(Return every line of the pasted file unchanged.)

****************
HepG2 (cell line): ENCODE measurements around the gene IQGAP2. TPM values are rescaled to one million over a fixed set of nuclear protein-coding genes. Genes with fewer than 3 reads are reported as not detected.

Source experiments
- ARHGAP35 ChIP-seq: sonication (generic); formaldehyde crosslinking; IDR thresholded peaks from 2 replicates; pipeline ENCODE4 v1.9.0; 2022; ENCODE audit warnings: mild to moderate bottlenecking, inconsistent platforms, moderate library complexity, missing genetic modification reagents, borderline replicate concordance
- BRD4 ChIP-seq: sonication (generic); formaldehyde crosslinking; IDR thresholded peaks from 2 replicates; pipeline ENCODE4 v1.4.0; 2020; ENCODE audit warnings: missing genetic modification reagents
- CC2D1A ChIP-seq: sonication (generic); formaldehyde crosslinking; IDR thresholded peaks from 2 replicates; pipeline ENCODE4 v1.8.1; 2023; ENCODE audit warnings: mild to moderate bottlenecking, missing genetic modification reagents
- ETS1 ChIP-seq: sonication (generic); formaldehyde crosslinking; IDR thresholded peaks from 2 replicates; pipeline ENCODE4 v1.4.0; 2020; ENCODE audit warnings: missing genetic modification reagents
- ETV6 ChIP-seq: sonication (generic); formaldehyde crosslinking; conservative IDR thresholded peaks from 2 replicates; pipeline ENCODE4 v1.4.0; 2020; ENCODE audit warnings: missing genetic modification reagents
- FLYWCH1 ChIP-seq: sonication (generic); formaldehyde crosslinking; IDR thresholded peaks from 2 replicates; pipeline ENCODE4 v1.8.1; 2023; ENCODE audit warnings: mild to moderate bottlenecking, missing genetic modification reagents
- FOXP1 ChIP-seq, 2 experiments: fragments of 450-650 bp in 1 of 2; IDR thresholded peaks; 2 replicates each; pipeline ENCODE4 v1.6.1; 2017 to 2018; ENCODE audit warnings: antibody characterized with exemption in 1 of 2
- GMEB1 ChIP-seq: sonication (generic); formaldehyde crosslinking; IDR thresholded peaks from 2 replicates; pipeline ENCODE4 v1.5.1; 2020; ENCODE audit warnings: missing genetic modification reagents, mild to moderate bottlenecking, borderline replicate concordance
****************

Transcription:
HepG2 (cell line): ENCODE measurements around the gene IQGAP2. TPM values are rescaled to one million over a fixed set of nuclear protein-coding genes. Genes with fewer than 3 reads are reported as not detected.

Source experiments
- ARHGAP35 ChIP-seq: sonication (generic); formaldehyde crosslinking; IDR thresholded peaks from 2 replicates; pipeline ENCODE4 v1.9.0; 2022; ENCODE audit warnings: mild to moderate bottlenecking, inconsistent platforms, moderate library complexity, missing genetic modification reagents, borderline replicate concordance
- BRD4 ChIP-seq: sonication (generic); formaldehyde crosslinking; IDR thresholded peaks from 2 replicates; pipeline ENCODE4 v1.4.0; 2020; ENCODE audit warnings: missing genetic modification reagents
- CC2D1A ChIP-seq: sonication (generic); formaldehyde crosslinking; IDR thresholded peaks from 2 replicates; pipeline ENCODE4 v1.8.1; 2023; ENCODE audit warnings: mild to moderate bottlenecking, missing genetic modification reagents
- ETS1 ChIP-seq: sonication (generic); formaldehyde crosslinking; IDR thresholded peaks from 2 replicates; pipeline ENCODE4 v1.4.0; 2020; ENCODE audit warnings: missing genetic modification reagents
- ETV6 ChIP-seq: sonication (generic); formaldehyde crosslinking; conservative IDR thresholded peaks from 2 replicates; pipeline ENCODE4 v1.4.0; 2020; ENCODE audit warnings: missing genetic modification reagents
- FLYWCH1 ChIP-seq: sonication (generic); formaldehyde crosslinking; IDR thresholded peaks from 2 replicates; pipeline ENCODE4 v1.8.1; 2023; ENCODE audit warnings: mild to moderate bottlenecking, missing genetic modification reagents
- FOXP1 ChIP-seq, 2 experiments: fragments of 450-650 bp in 1 of 2; IDR thresholded peaks; 2 replicates each; pipeline ENCODE4 v1.6.1; 2017 to 2018; ENCODE audit warnings: antibody characterized with exemption in 1 of 2
- GMEB1 ChIP-seq: sonication (generic); formaldehyde crosslinking; IDR thresholded peaks from 2 replicates; pipeline ENCODE4 v1.5.1; 2020; ENCODE audit warnings: missing genetic modification reagents, mild to moderate bottlenecking, borderline replicate concordance